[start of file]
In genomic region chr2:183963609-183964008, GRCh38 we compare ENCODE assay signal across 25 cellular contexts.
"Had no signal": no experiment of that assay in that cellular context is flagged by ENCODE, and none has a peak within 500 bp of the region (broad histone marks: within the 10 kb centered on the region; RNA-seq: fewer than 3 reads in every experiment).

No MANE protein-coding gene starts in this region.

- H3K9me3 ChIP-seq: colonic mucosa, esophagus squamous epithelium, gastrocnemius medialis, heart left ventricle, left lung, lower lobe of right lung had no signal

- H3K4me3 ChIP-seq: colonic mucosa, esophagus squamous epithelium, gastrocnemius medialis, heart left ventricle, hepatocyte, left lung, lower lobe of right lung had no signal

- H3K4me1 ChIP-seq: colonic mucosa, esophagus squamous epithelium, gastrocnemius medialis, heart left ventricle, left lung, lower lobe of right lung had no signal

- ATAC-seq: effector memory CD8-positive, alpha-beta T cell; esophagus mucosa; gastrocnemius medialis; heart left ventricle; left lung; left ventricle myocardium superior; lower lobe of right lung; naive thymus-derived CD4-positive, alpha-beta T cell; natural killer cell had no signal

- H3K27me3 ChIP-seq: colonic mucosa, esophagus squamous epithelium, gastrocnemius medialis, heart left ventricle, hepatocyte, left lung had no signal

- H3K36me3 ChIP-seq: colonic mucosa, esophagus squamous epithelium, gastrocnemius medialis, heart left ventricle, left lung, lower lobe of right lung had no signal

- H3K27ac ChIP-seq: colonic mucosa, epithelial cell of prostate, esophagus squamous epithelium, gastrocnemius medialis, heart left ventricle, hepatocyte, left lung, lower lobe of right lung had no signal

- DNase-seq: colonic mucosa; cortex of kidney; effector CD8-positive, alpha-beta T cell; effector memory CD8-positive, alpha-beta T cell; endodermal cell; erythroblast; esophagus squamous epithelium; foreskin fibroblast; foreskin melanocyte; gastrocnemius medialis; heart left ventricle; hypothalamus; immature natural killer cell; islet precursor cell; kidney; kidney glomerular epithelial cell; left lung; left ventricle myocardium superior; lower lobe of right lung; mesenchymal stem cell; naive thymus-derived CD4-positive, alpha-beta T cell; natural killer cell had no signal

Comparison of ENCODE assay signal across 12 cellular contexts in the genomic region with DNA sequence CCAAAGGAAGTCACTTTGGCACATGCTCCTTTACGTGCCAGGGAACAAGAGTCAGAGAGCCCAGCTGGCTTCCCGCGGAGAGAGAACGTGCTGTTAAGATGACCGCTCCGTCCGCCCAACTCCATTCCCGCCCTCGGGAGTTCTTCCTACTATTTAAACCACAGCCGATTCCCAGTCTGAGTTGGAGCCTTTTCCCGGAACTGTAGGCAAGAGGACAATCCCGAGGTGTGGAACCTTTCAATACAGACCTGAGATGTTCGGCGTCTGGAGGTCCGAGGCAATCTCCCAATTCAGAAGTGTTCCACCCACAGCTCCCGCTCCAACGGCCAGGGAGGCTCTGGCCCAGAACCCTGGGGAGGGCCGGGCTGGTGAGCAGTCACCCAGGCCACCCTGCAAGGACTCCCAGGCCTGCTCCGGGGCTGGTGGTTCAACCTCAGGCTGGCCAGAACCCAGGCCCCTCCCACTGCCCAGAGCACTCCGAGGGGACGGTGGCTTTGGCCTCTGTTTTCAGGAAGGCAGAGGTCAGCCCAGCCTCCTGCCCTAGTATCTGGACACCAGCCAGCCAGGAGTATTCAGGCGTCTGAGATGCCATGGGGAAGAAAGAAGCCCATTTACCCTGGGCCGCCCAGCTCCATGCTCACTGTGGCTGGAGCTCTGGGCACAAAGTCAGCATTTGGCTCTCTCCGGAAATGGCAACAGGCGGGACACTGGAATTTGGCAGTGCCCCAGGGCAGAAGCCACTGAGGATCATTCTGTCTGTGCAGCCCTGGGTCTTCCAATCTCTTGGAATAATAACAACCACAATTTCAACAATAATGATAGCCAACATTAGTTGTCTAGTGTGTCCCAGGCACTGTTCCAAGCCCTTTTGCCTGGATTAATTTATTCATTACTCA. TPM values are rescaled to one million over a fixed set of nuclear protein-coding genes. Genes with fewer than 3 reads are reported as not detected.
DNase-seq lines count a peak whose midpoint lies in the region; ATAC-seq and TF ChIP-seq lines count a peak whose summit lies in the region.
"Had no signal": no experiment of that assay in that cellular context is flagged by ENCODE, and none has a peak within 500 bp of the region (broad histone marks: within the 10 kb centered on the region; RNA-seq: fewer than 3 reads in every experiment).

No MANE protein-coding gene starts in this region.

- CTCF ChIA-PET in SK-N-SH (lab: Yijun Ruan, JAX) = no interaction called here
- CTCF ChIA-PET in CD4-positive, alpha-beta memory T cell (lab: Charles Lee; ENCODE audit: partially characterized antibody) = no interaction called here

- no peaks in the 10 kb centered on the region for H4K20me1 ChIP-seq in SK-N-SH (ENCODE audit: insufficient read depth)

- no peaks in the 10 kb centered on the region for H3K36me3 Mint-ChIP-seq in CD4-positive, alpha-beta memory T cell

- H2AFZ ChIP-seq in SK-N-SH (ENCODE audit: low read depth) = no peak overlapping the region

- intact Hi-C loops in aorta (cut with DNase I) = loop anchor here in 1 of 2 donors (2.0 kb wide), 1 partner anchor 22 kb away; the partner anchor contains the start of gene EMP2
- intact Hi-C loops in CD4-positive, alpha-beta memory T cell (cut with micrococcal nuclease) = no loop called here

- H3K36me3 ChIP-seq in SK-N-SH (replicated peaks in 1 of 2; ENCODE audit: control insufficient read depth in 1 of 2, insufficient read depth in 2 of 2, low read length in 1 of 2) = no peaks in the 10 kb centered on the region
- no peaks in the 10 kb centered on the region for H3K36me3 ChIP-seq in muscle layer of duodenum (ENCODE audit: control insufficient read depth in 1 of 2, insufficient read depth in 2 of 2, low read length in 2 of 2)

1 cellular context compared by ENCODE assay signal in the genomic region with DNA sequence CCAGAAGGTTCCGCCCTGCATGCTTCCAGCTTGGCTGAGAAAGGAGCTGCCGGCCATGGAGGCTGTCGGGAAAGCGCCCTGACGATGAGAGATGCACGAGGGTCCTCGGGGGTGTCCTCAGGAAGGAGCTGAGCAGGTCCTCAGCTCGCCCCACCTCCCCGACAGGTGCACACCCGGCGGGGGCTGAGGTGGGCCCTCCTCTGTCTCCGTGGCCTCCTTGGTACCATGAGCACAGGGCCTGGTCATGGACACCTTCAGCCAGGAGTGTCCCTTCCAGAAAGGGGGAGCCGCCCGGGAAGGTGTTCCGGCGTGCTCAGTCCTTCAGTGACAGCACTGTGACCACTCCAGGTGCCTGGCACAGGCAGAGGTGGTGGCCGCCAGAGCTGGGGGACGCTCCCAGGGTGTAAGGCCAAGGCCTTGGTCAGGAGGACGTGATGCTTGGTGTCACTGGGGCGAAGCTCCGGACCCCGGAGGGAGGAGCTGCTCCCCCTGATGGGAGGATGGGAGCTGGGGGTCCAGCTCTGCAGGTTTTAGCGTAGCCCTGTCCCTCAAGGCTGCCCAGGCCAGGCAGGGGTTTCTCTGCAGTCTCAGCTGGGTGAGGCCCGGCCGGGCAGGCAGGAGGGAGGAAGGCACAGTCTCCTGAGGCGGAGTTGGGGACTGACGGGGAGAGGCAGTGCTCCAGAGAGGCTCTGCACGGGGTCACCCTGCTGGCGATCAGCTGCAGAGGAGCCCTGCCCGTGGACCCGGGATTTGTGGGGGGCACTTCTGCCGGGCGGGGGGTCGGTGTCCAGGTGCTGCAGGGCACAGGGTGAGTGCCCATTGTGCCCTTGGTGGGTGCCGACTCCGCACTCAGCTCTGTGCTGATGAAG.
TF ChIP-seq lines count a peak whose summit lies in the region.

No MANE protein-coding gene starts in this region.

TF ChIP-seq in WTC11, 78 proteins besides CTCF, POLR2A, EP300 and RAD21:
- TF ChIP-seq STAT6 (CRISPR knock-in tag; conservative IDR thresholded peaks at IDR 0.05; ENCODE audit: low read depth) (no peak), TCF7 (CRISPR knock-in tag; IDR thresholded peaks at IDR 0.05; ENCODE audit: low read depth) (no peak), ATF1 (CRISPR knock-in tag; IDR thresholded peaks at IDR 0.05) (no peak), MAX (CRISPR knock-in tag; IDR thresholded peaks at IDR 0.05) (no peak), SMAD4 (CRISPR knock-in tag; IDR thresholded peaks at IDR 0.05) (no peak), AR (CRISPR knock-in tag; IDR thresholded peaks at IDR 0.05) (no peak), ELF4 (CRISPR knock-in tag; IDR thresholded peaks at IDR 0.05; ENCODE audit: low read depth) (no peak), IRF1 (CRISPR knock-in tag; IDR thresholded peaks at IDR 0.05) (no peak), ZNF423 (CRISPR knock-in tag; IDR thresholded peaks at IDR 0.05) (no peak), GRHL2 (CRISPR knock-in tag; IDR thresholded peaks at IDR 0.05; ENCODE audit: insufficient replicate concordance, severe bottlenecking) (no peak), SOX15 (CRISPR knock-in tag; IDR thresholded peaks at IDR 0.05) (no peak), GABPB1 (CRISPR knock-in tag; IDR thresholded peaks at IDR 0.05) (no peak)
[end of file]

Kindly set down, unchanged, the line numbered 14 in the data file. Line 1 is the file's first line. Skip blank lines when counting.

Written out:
"Had no signal": no experiment of that assay in that cellular context is flagged by ENCODE, and none has a peak within 500 bp of the region (broad histone marks: within the 10 kb centered on the region; RNA-seq: fewer than 3 reads in every experiment).